Posted on January 16, 2015
Many people throughout the world are rightly concerned that they are not getting enough of the quality healthcare they need. Yet, there is also a growing concern that the opposite issue of overtreatment, and too much medicine, is actually causing harm, as well as increasing costs of care.
There is good evidence that in some developed countries, particularly in the US, healthcare providers are overtreating. This means people receive too many unnecessary treatments, tests, and screenings. Additionally, there is also frequent overdiagnosis of many medical conditions.
One example of excessive screening is the annual health check-up for otherwise healthy adults. A recent New York Times article referenced a Cochrane Review that looked at General health checks in adults for reducing morbidity and mortality from disease. The researchers looked at 14 randomized control trials (RCTs), including over 182,000 participants. They concluded that general health checks are unlikely to be beneficial. The costs of these health checks alone are estimated to be in the billions of US dollars.
Of course there are numerous examples of screenings that do catch undiagnosed or underdiagnosed health issues, and those benefits are clear to the patient. However, while there are many screenings that identify some health problems and potentially save lives, these same screenings can also cause direct and indirect harm. For example, the use of X-rays or CT scans emit harmful radiation, and is considered a direct harm. Indirect harm is caused by false positives on health screenings. That can lead to unnecessary patient anxiety, follow-up tests, and treatments, which may again have harmful side effects. All of this could have easily been avoided and, of course, contributes to the high cost of healthcare.
Here is another recent New York Times article, this time by Aaron E. Carroll, which features many more examples of the harmful effects of “doing more” for patients. He says “More is expensive. More sometimes does no good. Sometimes, more is even harmful. When our policies and care ignore these facts, we all suffer.” Dr. Carroll has also recently produced an excellent Healthcare Triage episode on the Overuse of Antibiotics.
There are many reasons why healthcare providers frequently overtreat. Some of those reasons include increased focus on preventative care, financial incentives, direct-to-consumer marketing of pharmaceuticals (in the US), disease mongering, overuse of expensive technologies, defensive medical practices, or even just the patient’s or doctor’s expectations to just ‘do something’ or ‘do more’. All of these issues could lead to overtesting and overtreating.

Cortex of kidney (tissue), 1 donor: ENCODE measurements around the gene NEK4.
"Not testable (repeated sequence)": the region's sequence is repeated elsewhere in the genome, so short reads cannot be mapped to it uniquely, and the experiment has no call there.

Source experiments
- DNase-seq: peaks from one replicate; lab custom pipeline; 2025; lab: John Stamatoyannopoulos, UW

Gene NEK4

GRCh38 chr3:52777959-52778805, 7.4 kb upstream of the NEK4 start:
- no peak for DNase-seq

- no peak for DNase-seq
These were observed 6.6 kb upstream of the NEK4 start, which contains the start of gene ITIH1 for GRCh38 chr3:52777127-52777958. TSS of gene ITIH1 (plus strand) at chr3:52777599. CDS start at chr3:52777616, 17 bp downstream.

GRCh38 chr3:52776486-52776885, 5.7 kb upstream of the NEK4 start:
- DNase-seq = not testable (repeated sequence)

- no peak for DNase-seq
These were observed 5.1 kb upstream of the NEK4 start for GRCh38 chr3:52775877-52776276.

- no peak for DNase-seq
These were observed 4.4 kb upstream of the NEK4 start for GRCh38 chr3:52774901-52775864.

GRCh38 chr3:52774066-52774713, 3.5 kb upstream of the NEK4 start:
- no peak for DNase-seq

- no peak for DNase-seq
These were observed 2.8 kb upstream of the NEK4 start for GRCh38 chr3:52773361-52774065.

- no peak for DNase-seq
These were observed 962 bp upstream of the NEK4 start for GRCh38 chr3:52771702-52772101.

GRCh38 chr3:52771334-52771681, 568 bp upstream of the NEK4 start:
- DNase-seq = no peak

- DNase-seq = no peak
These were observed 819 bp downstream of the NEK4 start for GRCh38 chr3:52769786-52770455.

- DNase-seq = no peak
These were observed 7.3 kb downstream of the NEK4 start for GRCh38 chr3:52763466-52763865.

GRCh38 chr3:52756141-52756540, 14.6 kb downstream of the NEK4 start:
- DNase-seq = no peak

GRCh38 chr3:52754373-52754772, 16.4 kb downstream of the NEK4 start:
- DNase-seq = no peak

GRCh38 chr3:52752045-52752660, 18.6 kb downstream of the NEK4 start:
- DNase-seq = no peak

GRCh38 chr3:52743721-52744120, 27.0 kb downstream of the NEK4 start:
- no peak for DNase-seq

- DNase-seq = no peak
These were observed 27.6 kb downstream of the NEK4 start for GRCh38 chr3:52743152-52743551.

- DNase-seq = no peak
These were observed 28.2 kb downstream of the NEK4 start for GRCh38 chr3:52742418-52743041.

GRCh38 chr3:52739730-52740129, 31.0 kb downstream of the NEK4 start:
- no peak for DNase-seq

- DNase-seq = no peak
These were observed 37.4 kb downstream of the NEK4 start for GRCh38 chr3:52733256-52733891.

In her blog Less is More, Dr. Otte suggests a “just right” or “Goldilocks” approach. This ‘not too much and not too little’ approach aims to strike a healthy balance. She suggests healthcare providers use the right amount of medicine, focusing on patient-centred, evidence-informed practice. That way, we can just focus on doing more of the things that are known to have positive outcomes with patients.
The good news is that the much of the medical research community clearly realizes there is a serious problem. Several major medical journals have even dedicated special sections of their journals solely to articles discussing the harms of overtreatment, including JAMA Internal Medicine’s Less is More collection and The BMJ’s Too Much Medicine Campaign. The BMJ also sponsors a conference focusing on Preventing Overdiagnosis.
Thankfully, this “less is more” idea seems to be a movement gaining serious momentum in the medical world with a view to “winding back the harms of too much medicine”.
“Like the evidence based medicine and quality and safety movements of previous decades, combatting excess is a contemporary manifestation of a much older desire to avoid doing harm when we try to help or heal.”
– Dr. Godlee
As students of healthcare, we are about to step into a system that may tend overtreat. Even though we might not like to admit it, it’s likely that each of our respected disciplines overtreats, overtests, or overdiagnoses in some way or another.
I would love to hear from other students- is this topic of overtreating even discussed in your respective healthcare program?
A further look at the sometimes counter-intuitive conclusions brought by looking at the evidence for health checks:
Grady D, & Redberg RF. (2010). Less is more: How less health care can result in better health. Archives of Internal Medicine, 170(9), 749–750. doi:10.1001/archinternmed.2010.90
Krogsbøll, L. T., Jørgensen, K. J., Grønhøj Larsen, C., & Gøtzsche, P. C. (1996). General health checks in adults for reducing morbidity and mortality from disease. In Cochrane Database of Systematic Reviews. John Wiley & Sons, Ltd. Retrieved from http://onlinelibrary.wiley.com/doi/10.1002/14651858.CD009009.pub2/abstract
Moynihan, R., Glasziou, P., Woloshin, S., Schwartz, L., Santa, J., & Godlee, F. (2013). Winding back the harms of too much medicine. BMJ, 346(feb26 2), f1271–f1271. doi:10.1136/bmj.f1271
Thompson S, Tonelli M. General health checks in adults for reducing morbidity and mortality from disease [editorial]. Cochrane Database of Systematic Reviews 2012 17 Oct;10:ED000047 http://www.thecochranelibrary.com/details/editorial/2723031/General-health-checks-in-adults-for-reducing-morbidity-and-mortality-from-diseas.html